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Get your retirement plans back on track


The decision about when to retire varies considerably from physician to physician and hinges on numerous factors, from age, health, and lifestyle to available assets, debt, and responsibilities.

Key Points

After 40 years of practicing medicine, Bohn D. Allen, MD, retired in 2003. At the time, his malpractice premiums exceeded his salary, he paid his nurse out of his own savings account, and he had stopped funding his own pension plan six years earlier.

Today, he believes he got out too soon.

"I retired before I was ready to retire because the economic model wasn't functioning properly," Allen says of his former practice in Arlington, Texas. "I was simply taking the money I was earning and paying my bills. I refused to go into my pension plan just to keep my office open."

The decision about when to retire varies considerably from physician to physician and hinges on numerous factors, from age, health, and lifestyle to available assets, debt, and responsibilities. Over the past 15 years, the average age of physician retirement has dropped, according to financial advisers contacted for this article. But the economic downturn has forced many to reconsider their walk-away date.

"My clients feel like they are never going to retire," says David E. Hunt, CHBC, principal in the Doctors Management Services division of Parrish Moody & Fikes of Waco, Texas, a financial services firm. "We jokingly say our 401(k) is a 201(k)-and if you're lucky, it's a 301(k). If they start drawing on their investments anytime soon, there is not going to be enough there."

"Most physicians understand it's a long-term investment," says Michael DeVries, CFP, CHBC, EA, of VanderLugt, Mulder, DeVries & Elders in Grandville, Michigan. "They understand that the [stock] market is historically the place to invest. It doesn't feel good now, but they need to keep investing."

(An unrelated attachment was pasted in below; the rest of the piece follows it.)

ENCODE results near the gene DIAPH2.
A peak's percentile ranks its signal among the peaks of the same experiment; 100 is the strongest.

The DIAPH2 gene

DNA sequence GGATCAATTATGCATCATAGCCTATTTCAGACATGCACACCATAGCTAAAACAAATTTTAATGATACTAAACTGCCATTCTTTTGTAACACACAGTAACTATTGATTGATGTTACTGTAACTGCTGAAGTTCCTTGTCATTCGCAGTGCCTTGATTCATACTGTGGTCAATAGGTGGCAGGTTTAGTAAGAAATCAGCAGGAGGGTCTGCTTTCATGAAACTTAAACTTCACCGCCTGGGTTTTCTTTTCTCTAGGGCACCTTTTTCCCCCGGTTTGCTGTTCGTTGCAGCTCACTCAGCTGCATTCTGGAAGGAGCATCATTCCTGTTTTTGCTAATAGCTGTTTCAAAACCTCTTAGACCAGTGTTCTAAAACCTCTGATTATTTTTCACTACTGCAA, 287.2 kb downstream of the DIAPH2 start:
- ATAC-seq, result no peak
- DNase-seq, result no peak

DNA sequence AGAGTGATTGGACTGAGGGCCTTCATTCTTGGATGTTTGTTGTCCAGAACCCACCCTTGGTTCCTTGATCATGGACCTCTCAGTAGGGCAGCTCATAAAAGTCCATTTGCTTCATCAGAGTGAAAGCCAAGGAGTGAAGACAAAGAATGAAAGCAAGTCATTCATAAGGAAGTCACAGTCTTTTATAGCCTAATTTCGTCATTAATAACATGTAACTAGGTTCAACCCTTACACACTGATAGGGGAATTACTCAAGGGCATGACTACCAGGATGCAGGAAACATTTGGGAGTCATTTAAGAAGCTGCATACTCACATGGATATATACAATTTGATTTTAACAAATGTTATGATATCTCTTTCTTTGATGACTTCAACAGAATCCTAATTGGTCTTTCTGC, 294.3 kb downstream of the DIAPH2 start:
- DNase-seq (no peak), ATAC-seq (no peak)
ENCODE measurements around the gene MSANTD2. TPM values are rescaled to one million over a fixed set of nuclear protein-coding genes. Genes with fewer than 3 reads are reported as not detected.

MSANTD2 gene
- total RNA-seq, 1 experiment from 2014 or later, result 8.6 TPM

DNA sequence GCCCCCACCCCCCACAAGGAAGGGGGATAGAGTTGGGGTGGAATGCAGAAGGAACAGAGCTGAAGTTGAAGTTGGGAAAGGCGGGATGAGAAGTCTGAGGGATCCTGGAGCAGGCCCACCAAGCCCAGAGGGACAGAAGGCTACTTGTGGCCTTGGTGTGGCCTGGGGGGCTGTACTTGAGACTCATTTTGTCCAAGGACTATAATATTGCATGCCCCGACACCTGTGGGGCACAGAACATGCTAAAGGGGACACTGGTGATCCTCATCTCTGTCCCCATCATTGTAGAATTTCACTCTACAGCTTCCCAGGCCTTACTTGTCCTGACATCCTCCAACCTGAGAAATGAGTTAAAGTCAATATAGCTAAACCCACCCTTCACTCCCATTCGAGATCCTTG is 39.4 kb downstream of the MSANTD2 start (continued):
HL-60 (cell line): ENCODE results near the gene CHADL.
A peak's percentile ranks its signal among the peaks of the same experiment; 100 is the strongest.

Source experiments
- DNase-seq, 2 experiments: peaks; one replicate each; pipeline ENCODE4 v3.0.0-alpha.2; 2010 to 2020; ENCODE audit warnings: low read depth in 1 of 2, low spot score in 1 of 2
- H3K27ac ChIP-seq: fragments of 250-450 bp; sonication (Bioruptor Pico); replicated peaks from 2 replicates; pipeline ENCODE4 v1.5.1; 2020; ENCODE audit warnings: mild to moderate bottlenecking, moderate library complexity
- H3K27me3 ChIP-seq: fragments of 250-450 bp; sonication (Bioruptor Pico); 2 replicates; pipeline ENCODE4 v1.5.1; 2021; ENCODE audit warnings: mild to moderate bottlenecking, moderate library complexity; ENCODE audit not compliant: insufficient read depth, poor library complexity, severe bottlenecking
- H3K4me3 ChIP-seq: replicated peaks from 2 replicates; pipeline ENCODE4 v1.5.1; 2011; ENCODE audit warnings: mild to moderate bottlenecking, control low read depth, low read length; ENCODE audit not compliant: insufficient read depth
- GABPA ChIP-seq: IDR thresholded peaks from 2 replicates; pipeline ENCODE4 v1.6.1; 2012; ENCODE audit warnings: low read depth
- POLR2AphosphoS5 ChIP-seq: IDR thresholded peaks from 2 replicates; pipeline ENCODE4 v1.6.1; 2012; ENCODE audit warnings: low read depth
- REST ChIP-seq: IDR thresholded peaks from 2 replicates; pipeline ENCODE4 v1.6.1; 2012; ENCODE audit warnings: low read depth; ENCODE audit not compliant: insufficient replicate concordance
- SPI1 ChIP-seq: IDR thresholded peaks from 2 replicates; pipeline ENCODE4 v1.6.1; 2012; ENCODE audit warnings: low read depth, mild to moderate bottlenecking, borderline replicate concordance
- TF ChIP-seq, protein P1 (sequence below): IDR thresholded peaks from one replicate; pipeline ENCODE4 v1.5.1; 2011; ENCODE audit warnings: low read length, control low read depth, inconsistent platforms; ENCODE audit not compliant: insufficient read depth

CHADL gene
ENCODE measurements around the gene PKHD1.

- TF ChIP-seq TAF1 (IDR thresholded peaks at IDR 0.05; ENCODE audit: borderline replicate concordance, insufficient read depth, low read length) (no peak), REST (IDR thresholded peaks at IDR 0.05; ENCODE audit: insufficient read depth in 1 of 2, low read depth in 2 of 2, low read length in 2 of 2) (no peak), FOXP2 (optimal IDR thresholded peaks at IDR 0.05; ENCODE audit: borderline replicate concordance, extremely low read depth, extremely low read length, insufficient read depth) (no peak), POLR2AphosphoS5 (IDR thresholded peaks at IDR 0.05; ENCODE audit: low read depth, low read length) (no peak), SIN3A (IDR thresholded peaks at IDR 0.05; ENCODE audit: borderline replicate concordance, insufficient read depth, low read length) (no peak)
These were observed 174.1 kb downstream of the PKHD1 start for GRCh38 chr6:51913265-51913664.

Your own ability to ride out those bad feelings may determine your future investing success. Following is a collection of advice from top financial advisers who consult regularly with physician-clients. Whether your retirement is a vague blip on the horizon or a date circled later this year, there is reason to find optimism even amid recession.


Physicians who are least 20 years away from retirement should determine the personal rate of return required to achieve their life goals, recommends Michael J. Sicuranza, CFP, of Milestone Wealth Advisors Inc. in Greenville, Delaware. Next, create an investment strategy that's flexible enough to meet current and future market conditions, and one that goes beyond just asset allocation, diversification, and product choice.

"Review your practice retirement plans, because these will be your primary savings and wealth-creation vehicles outside the growth of your practice," Sicuranza says. "Retirement plans, like your practice, can be a source of liability if not properly vetted, reviewed, and maintained."

That reassessment should include strict attention to changing U.S. demographics, which is affecting not only healthcare, but the investment climate, says Joe Clark, CFP, RFC, managing partner of Financial Enhancement Group in Anderson, Indiana. "There will be new products, new research, and you will need to discern the best path for yourself," he says.

It's important to remember that investment portfolios can be built during bad economic times as well as good ones, says Bryan M. Place, CLU, ChFC, CFP, of Place Financial Advisors in Manlius, New York. For doctors just beginning to accumulate their retirement funds, the market of the past 18 months may turn out to be the greatest opportunity of their lifetime. "When markets are weak, true wealth can be made," he says.

Clark warns that complacency cannot be part of the strategy. "Your length of time before retirement does not give you the go-ahead to bury your head in the sand and assume long-term averages will play out positively."

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